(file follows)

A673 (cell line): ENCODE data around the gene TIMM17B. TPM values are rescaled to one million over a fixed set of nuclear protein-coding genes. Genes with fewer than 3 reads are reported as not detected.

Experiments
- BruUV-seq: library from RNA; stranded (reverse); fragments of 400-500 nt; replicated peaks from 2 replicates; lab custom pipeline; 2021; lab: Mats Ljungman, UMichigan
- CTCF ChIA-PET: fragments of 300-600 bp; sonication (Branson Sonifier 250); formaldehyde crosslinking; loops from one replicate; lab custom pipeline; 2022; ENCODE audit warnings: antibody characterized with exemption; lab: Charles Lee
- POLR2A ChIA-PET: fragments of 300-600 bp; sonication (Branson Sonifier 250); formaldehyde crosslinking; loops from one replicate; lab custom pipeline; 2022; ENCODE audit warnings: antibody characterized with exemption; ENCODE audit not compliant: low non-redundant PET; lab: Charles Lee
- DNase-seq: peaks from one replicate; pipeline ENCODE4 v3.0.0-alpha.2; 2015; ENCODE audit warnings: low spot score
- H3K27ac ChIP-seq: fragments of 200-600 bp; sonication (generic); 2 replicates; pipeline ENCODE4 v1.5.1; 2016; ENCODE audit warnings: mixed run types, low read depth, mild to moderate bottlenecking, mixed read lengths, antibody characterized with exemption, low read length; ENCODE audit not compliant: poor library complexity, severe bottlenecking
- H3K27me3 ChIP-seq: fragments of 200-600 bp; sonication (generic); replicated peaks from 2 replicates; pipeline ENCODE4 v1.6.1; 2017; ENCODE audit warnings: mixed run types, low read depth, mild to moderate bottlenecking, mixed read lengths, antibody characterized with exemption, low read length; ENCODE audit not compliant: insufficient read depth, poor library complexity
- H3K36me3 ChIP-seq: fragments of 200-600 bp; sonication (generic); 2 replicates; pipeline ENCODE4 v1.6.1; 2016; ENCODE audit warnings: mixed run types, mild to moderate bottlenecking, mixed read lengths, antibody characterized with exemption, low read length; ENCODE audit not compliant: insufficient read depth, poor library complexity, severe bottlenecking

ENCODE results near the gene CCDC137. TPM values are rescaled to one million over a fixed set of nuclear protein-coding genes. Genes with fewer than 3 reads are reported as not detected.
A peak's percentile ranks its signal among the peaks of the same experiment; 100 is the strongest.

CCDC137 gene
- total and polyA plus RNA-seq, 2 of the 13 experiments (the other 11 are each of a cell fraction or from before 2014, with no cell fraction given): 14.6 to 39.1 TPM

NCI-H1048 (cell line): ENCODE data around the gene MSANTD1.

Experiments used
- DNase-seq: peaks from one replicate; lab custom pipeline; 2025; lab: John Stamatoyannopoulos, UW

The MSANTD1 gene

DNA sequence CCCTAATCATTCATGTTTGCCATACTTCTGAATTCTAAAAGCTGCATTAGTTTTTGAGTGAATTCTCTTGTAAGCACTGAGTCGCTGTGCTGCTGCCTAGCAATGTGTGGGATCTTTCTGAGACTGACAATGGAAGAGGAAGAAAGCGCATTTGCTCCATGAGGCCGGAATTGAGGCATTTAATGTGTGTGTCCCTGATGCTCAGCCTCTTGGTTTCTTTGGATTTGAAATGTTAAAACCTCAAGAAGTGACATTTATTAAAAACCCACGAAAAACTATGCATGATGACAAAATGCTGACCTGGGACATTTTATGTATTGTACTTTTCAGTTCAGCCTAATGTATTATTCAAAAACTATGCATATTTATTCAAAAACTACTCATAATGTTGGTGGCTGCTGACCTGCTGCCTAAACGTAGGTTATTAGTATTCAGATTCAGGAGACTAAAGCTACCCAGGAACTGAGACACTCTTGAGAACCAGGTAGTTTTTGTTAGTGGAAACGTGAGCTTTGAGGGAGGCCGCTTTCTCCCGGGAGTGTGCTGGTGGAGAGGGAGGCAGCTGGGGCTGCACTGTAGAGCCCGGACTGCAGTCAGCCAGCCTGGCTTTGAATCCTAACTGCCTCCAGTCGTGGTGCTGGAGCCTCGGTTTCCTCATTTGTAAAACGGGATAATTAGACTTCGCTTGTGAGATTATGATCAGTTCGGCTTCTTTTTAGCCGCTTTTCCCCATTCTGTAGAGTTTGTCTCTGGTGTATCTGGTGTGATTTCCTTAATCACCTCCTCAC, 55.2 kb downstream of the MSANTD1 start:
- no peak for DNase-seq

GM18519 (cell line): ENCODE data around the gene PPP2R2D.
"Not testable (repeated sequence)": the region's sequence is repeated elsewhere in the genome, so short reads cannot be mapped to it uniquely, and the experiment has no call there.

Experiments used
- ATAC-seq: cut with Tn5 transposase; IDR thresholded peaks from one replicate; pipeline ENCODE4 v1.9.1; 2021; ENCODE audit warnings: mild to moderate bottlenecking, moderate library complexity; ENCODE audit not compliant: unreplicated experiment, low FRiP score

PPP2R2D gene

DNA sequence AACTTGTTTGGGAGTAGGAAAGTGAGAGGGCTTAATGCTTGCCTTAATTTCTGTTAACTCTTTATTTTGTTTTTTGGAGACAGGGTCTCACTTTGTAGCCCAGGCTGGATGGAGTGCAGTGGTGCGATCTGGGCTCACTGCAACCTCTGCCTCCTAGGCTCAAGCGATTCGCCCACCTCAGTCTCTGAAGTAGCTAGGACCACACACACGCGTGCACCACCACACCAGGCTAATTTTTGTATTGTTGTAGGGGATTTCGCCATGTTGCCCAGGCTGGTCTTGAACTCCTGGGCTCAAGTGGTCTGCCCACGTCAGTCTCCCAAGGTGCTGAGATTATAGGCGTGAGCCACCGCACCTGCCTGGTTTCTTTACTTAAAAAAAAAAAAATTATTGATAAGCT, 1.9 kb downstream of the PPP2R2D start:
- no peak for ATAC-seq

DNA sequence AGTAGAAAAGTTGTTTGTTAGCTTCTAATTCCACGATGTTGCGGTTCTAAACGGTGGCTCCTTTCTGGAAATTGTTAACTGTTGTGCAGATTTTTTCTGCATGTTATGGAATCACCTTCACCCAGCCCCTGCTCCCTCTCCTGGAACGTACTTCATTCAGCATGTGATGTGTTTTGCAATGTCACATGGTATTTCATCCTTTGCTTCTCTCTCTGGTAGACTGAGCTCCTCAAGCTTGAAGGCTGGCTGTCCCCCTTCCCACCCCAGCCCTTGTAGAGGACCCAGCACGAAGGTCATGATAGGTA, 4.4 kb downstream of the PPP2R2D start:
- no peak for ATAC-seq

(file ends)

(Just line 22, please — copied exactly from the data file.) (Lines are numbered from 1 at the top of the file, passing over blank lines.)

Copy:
Experiments used